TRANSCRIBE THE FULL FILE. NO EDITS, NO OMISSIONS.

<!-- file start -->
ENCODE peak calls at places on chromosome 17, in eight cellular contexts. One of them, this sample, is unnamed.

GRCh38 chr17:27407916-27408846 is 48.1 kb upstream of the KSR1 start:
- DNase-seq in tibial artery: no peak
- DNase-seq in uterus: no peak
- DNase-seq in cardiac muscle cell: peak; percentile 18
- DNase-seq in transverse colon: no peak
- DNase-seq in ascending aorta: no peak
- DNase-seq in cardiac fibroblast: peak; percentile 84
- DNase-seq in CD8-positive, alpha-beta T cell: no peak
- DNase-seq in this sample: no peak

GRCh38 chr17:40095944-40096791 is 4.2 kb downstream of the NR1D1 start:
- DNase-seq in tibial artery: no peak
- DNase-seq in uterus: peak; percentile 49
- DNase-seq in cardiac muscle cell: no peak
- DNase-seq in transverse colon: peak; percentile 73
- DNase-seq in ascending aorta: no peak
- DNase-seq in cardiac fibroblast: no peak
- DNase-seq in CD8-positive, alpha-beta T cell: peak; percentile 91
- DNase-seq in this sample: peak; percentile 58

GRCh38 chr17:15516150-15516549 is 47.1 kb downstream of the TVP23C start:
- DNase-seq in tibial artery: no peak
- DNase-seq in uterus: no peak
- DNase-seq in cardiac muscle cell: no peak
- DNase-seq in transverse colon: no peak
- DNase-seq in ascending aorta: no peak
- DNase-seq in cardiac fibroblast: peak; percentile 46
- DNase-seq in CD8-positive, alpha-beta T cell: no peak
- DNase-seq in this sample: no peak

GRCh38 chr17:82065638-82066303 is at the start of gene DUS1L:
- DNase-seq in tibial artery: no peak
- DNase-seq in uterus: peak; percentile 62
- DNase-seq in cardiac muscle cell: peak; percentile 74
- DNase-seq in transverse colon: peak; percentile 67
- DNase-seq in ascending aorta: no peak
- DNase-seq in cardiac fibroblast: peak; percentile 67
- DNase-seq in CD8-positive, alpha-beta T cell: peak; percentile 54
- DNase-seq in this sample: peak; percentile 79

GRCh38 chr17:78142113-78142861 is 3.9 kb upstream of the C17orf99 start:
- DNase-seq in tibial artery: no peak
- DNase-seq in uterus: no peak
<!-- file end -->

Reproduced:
ENCODE peak calls at places on chromosome 17, in eight cellular contexts. One of them, this sample, is unnamed.

GRCh38 chr17:27407916-27408846 is 48.1 kb upstream of the KSR1 start:
- DNase-seq in tibial artery: no peak
- DNase-seq in uterus: no peak
- DNase-seq in cardiac muscle cell: peak; percentile 18
- DNase-seq in transverse colon: no peak
- DNase-seq in ascending aorta: no peak
- DNase-seq in cardiac fibroblast: peak; percentile 84
- DNase-seq in CD8-positive, alpha-beta T cell: no peak
- DNase-seq in this sample: no peak

GRCh38 chr17:40095944-40096791 is 4.2 kb downstream of the NR1D1 start:
- DNase-seq in tibial artery: no peak
- DNase-seq in uterus: peak; percentile 49
- DNase-seq in cardiac muscle cell: no peak
- DNase-seq in transverse colon: peak; percentile 73
- DNase-seq in ascending aorta: no peak
- DNase-seq in cardiac fibroblast: no peak
- DNase-seq in CD8-positive, alpha-beta T cell: peak; percentile 91
- DNase-seq in this sample: peak; percentile 58

GRCh38 chr17:15516150-15516549 is 47.1 kb downstream of the TVP23C start:
- DNase-seq in tibial artery: no peak
- DNase-seq in uterus: no peak
- DNase-seq in cardiac muscle cell: no peak
- DNase-seq in transverse colon: no peak
- DNase-seq in ascending aorta: no peak
- DNase-seq in cardiac fibroblast: peak; percentile 46
- DNase-seq in CD8-positive, alpha-beta T cell: no peak
- DNase-seq in this sample: no peak

GRCh38 chr17:82065638-82066303 is at the start of gene DUS1L:
- DNase-seq in tibial artery: no peak
- DNase-seq in uterus: peak; percentile 62
- DNase-seq in cardiac muscle cell: peak; percentile 74
- DNase-seq in transverse colon: peak; percentile 67
- DNase-seq in ascending aorta: no peak
- DNase-seq in cardiac fibroblast: peak; percentile 67
- DNase-seq in CD8-positive, alpha-beta T cell: peak; percentile 54
- DNase-seq in this sample: peak; percentile 79

GRCh38 chr17:78142113-78142861 is 3.9 kb upstream of the C17orf99 start:
- DNase-seq in tibial artery: no peak
- DNase-seq in uterus: no peak